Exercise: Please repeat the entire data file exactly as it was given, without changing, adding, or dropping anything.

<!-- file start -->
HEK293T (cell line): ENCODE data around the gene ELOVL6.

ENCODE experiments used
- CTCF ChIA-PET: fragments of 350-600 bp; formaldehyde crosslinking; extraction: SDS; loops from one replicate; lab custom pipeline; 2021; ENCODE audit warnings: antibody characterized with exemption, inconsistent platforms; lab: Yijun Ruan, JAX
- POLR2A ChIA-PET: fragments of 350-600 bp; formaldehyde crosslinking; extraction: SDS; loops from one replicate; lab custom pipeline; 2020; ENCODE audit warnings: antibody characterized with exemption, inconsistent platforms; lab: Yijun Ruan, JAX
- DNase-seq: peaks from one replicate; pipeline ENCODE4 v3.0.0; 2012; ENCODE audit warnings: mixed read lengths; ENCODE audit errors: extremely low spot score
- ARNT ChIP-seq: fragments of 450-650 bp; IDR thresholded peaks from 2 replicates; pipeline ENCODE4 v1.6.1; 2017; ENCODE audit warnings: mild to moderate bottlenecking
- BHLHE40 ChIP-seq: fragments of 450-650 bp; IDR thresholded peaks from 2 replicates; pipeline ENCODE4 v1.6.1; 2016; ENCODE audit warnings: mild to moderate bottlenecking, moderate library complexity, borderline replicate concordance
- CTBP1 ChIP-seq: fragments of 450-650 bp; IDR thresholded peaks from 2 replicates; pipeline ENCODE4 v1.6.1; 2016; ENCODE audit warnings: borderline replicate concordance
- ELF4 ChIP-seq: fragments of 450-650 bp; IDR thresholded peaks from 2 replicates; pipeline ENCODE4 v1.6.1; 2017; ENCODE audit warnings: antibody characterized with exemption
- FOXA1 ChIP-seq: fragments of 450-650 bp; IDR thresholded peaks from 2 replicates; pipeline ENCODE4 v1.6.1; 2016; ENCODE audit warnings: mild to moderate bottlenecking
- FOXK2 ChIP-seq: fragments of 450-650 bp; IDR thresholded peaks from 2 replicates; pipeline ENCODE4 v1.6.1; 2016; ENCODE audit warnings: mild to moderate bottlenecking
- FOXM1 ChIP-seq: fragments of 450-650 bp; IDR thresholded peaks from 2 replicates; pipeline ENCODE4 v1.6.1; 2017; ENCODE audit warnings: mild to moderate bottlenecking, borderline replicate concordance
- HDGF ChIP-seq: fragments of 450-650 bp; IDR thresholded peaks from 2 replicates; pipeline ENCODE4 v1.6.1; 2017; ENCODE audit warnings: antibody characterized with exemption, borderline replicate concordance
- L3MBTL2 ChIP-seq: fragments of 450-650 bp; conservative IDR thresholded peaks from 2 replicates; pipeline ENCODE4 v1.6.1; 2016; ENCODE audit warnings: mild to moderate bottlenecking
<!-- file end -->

HEK293T (cell line): ENCODE data around the gene ELOVL6.

ENCODE experiments used
- CTCF ChIA-PET: fragments of 350-600 bp; formaldehyde crosslinking; extraction: SDS; loops from one replicate; lab custom pipeline; 2021; ENCODE audit warnings: antibody characterized with exemption, inconsistent platforms; lab: Yijun Ruan, JAX
- POLR2A ChIA-PET: fragments of 350-600 bp; formaldehyde crosslinking; extraction: SDS; loops from one replicate; lab custom pipeline; 2020; ENCODE audit warnings: antibody characterized with exemption, inconsistent platforms; lab: Yijun Ruan, JAX
- DNase-seq: peaks from one replicate; pipeline ENCODE4 v3.0.0; 2012; ENCODE audit warnings: mixed read lengths; ENCODE audit errors: extremely low spot score
- ARNT ChIP-seq: fragments of 450-650 bp; IDR thresholded peaks from 2 replicates; pipeline ENCODE4 v1.6.1; 2017; ENCODE audit warnings: mild to moderate bottlenecking
- BHLHE40 ChIP-seq: fragments of 450-650 bp; IDR thresholded peaks from 2 replicates; pipeline ENCODE4 v1.6.1; 2016; ENCODE audit warnings: mild to moderate bottlenecking, moderate library complexity, borderline replicate concordance
- CTBP1 ChIP-seq: fragments of 450-650 bp; IDR thresholded peaks from 2 replicates; pipeline ENCODE4 v1.6.1; 2016; ENCODE audit warnings: borderline replicate concordance
- ELF4 ChIP-seq: fragments of 450-650 bp; IDR thresholded peaks from 2 replicates; pipeline ENCODE4 v1.6.1; 2017; ENCODE audit warnings: antibody characterized with exemption
- FOXA1 ChIP-seq: fragments of 450-650 bp; IDR thresholded peaks from 2 replicates; pipeline ENCODE4 v1.6.1; 2016; ENCODE audit warnings: mild to moderate bottlenecking
- FOXK2 ChIP-seq: fragments of 450-650 bp; IDR thresholded peaks from 2 replicates; pipeline ENCODE4 v1.6.1; 2016; ENCODE audit warnings: mild to moderate bottlenecking
- FOXM1 ChIP-seq: fragments of 450-650 bp; IDR thresholded peaks from 2 replicates; pipeline ENCODE4 v1.6.1; 2017; ENCODE audit warnings: mild to moderate bottlenecking, borderline replicate concordance
- HDGF ChIP-seq: fragments of 450-650 bp; IDR thresholded peaks from 2 replicates; pipeline ENCODE4 v1.6.1; 2017; ENCODE audit warnings: antibody characterized with exemption, borderline replicate concordance
- L3MBTL2 ChIP-seq: fragments of 450-650 bp; conservative IDR thresholded peaks from 2 replicates; pipeline ENCODE4 v1.6.1; 2016; ENCODE audit warnings: mild to moderate bottlenecking